Tucked away inside a small lab in Worcester, David Tabatadze has been working to create genetic constructs that he hopes can one day be used to cure cancer, Alzheimer's and other potentially fatal diseases.
A native of the Eurasian country of Georgia, Tabatadze came to the United States 17 years ago to study under genetic therapy pioneer Paul Zamecnik. The two founded Zata Pharmaceuticals in 2008, a year before Zamecnik died of cancer at the age of 96.
Now at the helm of the small startup, Tabatadze is learning just how difficult it can be to find financial backers to take a chance on his science. He certainly believes in it, though.
Laid off from a previous job 10 months ago, he has been working full time at Zata since. He refinanced his home and is living off his savings. The several executives that work for Zata are mostly donating their time, he said, in hopes the technology takes off. They work out of a small incubator lab owned by Massachusetts Biomedical Initiatives (MBI) on Barber Avenue.
Zata is working on a more efficient, effective and safe way to deactivate disease-causing genes. "Knocking down" genes has been possible for more than three decades, but no one has been able to commercialize a therapy using the method to treat a major genetic disorder, he said.
Tabatadze is trying to learn from those failures, but he acknowledged that investors have become skeptical of the field because of them.
Zata needs financial support to further develop its technology. Human trials are still a ways off. The company needs more data to verify that its genetic constructs work properly.
"You need a connection in the business community or with potential investors, which is a weak point I am facing," he said.
Tabatadze is hoping to improve his odds of getting funding through a program offered by the Massachusetts Biotechnology Council (MassBio), called MassConnect.
MassBio is providing several biotech industry veterans to counsel and mentor Tabatadze over the next two months. His first official meeting with his new mentors took place earlier this month in Boston.
He said he's excited to absorb new knowledge and hopes his mentors can help further refine his pitch to investors.
More than 150 biotech industry scientists, investors and attorneys have volunteered their time with MassConnect since the program was created in 2008, said Rakhshita Dhar, who oversees the program at MassBio.
"These scientists are masters of what they're doing," Dhar said. "What we're trying to do is help them shape all of that information and put it in a story and help them think about the business value."
Of the several dozen startups who have completed the MassConnect program, 12 percent have found financing, which is a good number in the biotech world, Dhar said.
Research and development funding in the biotech industry dropped steeply in the recession, and has only recovered halfway since, according to figures from Ernst & Young.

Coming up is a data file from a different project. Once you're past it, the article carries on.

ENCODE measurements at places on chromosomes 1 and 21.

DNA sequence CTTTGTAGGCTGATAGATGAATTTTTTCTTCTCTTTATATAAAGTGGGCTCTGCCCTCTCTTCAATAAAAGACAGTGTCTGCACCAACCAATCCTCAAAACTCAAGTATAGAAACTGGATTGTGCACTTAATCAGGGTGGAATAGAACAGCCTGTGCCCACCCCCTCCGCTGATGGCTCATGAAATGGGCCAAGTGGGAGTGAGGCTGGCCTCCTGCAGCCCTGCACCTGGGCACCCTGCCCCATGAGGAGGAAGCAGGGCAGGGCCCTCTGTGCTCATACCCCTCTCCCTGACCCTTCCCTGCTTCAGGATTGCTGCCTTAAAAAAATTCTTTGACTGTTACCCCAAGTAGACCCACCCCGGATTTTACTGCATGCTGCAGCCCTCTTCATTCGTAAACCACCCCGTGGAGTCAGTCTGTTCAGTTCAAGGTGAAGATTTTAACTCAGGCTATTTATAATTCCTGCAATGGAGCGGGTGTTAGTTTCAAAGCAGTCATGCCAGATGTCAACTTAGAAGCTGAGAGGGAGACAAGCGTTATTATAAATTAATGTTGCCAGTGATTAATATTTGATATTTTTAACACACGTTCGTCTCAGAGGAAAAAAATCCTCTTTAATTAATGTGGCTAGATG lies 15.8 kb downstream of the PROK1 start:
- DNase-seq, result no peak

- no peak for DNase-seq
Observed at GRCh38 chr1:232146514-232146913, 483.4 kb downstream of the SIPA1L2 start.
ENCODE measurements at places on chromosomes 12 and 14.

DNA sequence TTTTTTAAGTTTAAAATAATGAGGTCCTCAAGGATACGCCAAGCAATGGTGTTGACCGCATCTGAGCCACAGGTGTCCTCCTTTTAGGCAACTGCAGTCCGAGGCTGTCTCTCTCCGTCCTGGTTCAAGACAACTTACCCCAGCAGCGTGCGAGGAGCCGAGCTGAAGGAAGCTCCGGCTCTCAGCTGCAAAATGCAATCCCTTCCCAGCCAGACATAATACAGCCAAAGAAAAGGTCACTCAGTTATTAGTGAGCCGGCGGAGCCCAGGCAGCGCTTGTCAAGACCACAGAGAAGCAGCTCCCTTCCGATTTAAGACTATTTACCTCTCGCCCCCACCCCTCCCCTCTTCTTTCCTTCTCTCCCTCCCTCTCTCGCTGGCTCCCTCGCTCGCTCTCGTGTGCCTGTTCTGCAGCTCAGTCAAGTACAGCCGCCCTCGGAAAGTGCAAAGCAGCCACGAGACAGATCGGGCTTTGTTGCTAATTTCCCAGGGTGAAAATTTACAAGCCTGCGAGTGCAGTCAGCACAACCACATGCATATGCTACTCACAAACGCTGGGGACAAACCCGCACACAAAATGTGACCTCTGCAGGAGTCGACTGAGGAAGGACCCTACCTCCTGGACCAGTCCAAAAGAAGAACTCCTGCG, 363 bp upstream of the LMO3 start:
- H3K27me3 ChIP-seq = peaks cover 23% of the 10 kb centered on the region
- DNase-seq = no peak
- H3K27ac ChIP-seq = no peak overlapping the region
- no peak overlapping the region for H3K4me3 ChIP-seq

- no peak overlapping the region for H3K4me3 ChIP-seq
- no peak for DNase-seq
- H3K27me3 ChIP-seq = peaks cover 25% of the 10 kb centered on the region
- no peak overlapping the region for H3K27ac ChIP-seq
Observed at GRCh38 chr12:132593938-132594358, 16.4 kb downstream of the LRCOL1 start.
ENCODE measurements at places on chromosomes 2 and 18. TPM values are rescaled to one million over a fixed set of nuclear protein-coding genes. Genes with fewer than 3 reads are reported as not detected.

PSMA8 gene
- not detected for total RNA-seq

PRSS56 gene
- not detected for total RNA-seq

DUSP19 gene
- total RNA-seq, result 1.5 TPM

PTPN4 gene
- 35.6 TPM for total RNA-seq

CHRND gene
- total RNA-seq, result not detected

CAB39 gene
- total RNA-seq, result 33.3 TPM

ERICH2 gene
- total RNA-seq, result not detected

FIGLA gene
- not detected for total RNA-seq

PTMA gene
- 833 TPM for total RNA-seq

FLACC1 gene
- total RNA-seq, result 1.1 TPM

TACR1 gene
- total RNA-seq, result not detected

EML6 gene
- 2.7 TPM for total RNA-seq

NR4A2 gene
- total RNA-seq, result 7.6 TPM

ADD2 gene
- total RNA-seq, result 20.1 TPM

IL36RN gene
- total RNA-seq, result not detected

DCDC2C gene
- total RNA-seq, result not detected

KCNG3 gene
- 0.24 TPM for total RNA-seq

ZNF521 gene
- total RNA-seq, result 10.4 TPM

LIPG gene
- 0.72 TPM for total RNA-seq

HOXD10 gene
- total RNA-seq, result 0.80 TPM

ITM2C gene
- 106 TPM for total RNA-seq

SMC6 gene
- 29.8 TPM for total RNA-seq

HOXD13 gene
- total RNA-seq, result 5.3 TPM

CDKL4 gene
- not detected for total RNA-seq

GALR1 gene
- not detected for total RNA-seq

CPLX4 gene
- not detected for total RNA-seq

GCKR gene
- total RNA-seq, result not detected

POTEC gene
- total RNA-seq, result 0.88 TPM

Large pharmaceutical and biotech companies are looking to buy companies with new technologies, Dhar said, but that pipeline needs to be nourished.
Just how far MassConnect will take Zata remains to be seen, but other Central Massachusetts startups help shed light on the program.
VitaThreads, a company founded at Worcester Polytechnic Institute, completed the program earlier this year. It has developed a biomaterial microthread that can be coated with adult stem cells before sewing up damaged tissue in the heart, muscles and other areas of the human body, said Adam Collette, the company's co-founder. Collette's MassConnect mentors' critiques were often a reminder that there was much more work to do, he said. "They really exposed a lot of our naiveté, but it was done in an extremely professional and an extremely helpful fashion," Collette said.
And it helped him better understand VitaThread's potential spot in the marketplace.
"One of the chief goals we harped on at MassConnect is that we are an extremely important piece of a solution, but we aren't an independent solution," Collette said. "We actually need something else with our threads. We're a delivery vector."
In short, VitaThreads will need to partner with a cell therapy company. Collette said talks are ongoing with several potential partners. And as the company pursues funding, its founders are "bootstrapping" as best they can, he added.
If VitaThreads is a few steps ahead of Zata on the road to commercialization, then Advirna has a few steps on all of them.
Advirna is looking to make its first sale of its RNA interference molecules, which can be used to deactivate genes.
In some ways, Advirna's technology is similar to Zata's. But though their companies are in different stages of development, Tabatadze and Advirna CEO and founder Alexey Wolfson believe one technology could complement the other and may even lead to a partnership.
Founded in 2007 in Colorado, Advirna moved to Massachusetts in 2010 after it sold the therapeutic rights to its technology to Westborough-based RXi Pharmaceuticals Corp. RXi relicensed the nontherapeutic rights back to Advirna, which allows Wolfson, who went through the MassConnect program in 2010, to pursue the research market.
He's focusing on a niche market in hard-to-transfect cells, such as neurons.
Though he has an MBA degree in addition to his science training, Wolfson said he was unprepared to commercialize his technology.
"After passing through MassConnect, I started to get at least some interest from potential investors," Wolfson said.
Wolfson gained new knowledge in MassConnect, and that has made things that previously seemed difficult or impossible seem more accessible.
"It's interesting to grow a company and I see that I'm growing myself and today I cannot imagine myself running a company of 50 people, but a year from now, maybe I will," Wolfson said. "I'm growing with the company."